About a year ago, Caribou mastermind Dan Snaith couldn’t swim. On a good day, he might get a decent doggy paddle going but, really, he could barely stay afloat. All that changed when his wife got him swimming lessons for Christmas. “Then I became completely obsessed with it and now I swim constantly,” he says. “The only times I really left the house in the past year were either to go out to a club late at night or, in the middle of making music during the day, I’d go to swim every day. It was important to get some distance, and ideas would percolate around in my head as I was swimming away. So it seemed like a theme that was appropriate.”
With its absorption of club culture sounds weaved within subtle pop frameworks, the 2010 release Swim is Caribou’s masterpiece–the record he’s wanted to bring to fruition for as long as he’s been making music. A Canadian from small-town Ontario now based in England, Snaith has been a leading figure in electronic music over the past decade. A mathematics scholar and an ingenious multi-instrumentalist/composer, he surprised critics and fans with 2007’s Andorra, a brilliant, electro-tinged pop breakthrough with a timeless grace that made most year-end “Best of” lists and won Canada’s prestigious Polaris Music Prize. After the startling infectiousness of Andorra, Swim–itself, nominated for the 2010 Polaris Music Prize–is a more complex, multi-layered affair-ripe with fascinating rhythms, instrumentation, and vocals (including those of Born Ruffians’ Luke Lalonde, who appears on “Jamelia”)-that becomes more alluring with each listen. And it’s got Caribou floating.
The Russian Futurists
Brief, exhilarating songs about love…of course, Pop is founded upon such foundations. But in Matthew Adam Hart’s gifted hands, our wonder and gleeful idiocy is laid out in rare, brilliant detail. Critics and the public alike have recognized in Hart one of the most impressive compositional minds to emerge in years – a talent simultaneously modest but mighty, plainspoken but rigorously intelligent, creating miniature electronic epics that sound as if they were spun from gold.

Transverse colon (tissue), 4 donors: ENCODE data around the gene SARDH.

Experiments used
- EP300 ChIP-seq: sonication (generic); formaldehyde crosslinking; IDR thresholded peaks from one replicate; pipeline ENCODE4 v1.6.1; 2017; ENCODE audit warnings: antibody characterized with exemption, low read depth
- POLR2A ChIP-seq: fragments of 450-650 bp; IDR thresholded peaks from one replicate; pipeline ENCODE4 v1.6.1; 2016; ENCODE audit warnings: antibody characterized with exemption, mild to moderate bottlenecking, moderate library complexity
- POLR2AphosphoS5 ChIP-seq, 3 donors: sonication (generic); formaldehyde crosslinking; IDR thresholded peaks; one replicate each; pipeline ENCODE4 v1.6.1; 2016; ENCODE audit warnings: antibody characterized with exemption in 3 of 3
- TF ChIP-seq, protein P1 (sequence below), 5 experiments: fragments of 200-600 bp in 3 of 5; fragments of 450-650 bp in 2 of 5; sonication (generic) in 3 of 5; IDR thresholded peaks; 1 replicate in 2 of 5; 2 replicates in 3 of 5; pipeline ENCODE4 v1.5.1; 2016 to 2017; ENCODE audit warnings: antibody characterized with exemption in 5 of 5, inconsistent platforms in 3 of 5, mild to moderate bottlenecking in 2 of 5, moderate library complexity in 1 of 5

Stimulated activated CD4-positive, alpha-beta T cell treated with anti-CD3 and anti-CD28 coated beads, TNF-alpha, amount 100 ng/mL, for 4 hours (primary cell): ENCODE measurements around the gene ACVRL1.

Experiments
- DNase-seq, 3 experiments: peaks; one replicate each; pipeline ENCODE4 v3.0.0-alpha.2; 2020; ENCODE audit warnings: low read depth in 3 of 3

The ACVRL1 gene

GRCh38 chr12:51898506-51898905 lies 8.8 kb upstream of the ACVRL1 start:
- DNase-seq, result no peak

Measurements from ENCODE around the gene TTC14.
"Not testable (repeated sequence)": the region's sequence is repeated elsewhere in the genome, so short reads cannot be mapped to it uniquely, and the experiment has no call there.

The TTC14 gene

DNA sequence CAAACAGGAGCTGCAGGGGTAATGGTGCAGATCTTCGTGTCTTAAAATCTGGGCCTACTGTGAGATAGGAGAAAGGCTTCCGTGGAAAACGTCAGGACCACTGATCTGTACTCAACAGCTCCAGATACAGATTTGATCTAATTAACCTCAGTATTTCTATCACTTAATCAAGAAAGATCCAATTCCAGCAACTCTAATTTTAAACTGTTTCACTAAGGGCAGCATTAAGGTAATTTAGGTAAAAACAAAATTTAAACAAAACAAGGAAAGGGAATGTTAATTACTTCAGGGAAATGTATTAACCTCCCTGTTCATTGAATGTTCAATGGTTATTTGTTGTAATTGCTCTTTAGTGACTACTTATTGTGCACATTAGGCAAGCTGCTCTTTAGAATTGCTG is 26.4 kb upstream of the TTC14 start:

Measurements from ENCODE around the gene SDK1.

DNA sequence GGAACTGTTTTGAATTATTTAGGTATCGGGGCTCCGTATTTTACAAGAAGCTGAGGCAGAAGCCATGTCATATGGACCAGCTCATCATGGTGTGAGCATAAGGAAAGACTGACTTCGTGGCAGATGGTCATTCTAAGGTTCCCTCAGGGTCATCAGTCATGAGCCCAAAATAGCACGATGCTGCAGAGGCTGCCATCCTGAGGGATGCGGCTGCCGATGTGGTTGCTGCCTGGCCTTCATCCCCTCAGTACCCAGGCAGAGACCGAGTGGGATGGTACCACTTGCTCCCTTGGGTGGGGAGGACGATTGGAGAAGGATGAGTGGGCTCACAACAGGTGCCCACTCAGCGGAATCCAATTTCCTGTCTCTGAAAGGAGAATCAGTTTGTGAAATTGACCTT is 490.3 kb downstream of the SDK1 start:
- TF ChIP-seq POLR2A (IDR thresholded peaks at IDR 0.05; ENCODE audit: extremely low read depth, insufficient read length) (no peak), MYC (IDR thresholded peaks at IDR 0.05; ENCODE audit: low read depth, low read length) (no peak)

The Russian Futurists have three internationally acclaimed releases under their belt, and in 2007 Me, Myself and Rye was released; the amalgam of The Futurists’ hottest songs assembled from their three previous albums, digitally re-mastered. The Russian Futurists international profile saw them become UK-label mates with The Go! Team and The Pipettes, spawn a whirlwind experience that put them on a UK tour with Peter, Bjorn & John, North American dates with long time friends Caribou and Junior Boys and playing to 10,000 fans at the Mada Festival in Brazil, while receiving acclaim and praise from the likes of NME, Clash, Spin, Time Out London, BBC, and X-FM. All the while producer-songwriter singer Matt Hart was remixing the likes of Lo-Fi Fnk, Stars, Sally Shapiro, Dykehouse, Shout Out Louds, and Cadence Weapon. Born and bred in the cold and lonely Ontario, border-town of Cornwall, and raised on hockey [“loving the Leafs is like being in love with a terrible woman”] Matt found comfort in the simplicity of AM Radio. “There are (The Russian Futurists) songs that were produced to sound like they belonged there. I used to sit up at night and drink a bottle of red wine and listen to AM to get inspired. My roommates used to think I was kind of a weirdo when they would walk into my room at 2 am and find me drunk listening to ‘Buttons & Bows’. I would like to end up on AM when I’m old and grey.”